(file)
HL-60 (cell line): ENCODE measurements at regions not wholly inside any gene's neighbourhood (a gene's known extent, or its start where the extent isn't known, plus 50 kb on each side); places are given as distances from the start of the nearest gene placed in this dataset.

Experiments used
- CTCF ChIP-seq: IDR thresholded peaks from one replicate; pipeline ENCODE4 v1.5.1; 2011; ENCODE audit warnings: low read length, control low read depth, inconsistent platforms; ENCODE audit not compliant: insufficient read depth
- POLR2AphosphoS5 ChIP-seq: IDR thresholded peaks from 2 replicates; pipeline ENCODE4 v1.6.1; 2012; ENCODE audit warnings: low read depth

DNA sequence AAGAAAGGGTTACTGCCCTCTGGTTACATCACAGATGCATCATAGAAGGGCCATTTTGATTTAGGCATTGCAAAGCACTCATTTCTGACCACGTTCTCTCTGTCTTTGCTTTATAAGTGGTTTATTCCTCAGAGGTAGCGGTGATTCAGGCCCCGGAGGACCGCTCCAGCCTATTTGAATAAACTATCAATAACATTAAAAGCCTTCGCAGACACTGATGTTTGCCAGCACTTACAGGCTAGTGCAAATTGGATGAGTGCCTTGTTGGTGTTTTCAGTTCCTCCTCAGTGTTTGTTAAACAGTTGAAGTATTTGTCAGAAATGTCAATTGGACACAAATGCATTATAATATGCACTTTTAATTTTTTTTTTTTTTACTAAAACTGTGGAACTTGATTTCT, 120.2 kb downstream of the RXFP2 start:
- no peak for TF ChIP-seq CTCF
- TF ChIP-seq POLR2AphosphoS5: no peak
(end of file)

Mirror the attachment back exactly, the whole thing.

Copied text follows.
HL-60 (cell line): ENCODE measurements at regions not wholly inside any gene's neighbourhood (a gene's known extent, or its start where the extent isn't known, plus 50 kb on each side); places are given as distances from the start of the nearest gene placed in this dataset.

Experiments used
- CTCF ChIP-seq: IDR thresholded peaks from one replicate; pipeline ENCODE4 v1.5.1; 2011; ENCODE audit warnings: low read length, control low read depth, inconsistent platforms; ENCODE audit not compliant: insufficient read depth
- POLR2AphosphoS5 ChIP-seq: IDR thresholded peaks from 2 replicates; pipeline ENCODE4 v1.6.1; 2012; ENCODE audit warnings: low read depth

DNA sequence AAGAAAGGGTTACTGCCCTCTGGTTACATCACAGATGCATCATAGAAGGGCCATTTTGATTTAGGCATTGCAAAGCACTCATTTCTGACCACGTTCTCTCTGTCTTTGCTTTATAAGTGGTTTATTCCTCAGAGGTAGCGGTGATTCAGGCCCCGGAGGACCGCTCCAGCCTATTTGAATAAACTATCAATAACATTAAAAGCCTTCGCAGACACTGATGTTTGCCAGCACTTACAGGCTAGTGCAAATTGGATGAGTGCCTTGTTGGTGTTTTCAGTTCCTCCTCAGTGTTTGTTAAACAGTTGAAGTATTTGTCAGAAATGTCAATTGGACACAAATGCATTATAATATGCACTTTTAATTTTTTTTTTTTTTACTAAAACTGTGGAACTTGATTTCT, 120.2 kb downstream of the RXFP2 start:
- no peak for TF ChIP-seq CTCF
- TF ChIP-seq POLR2AphosphoS5: no peak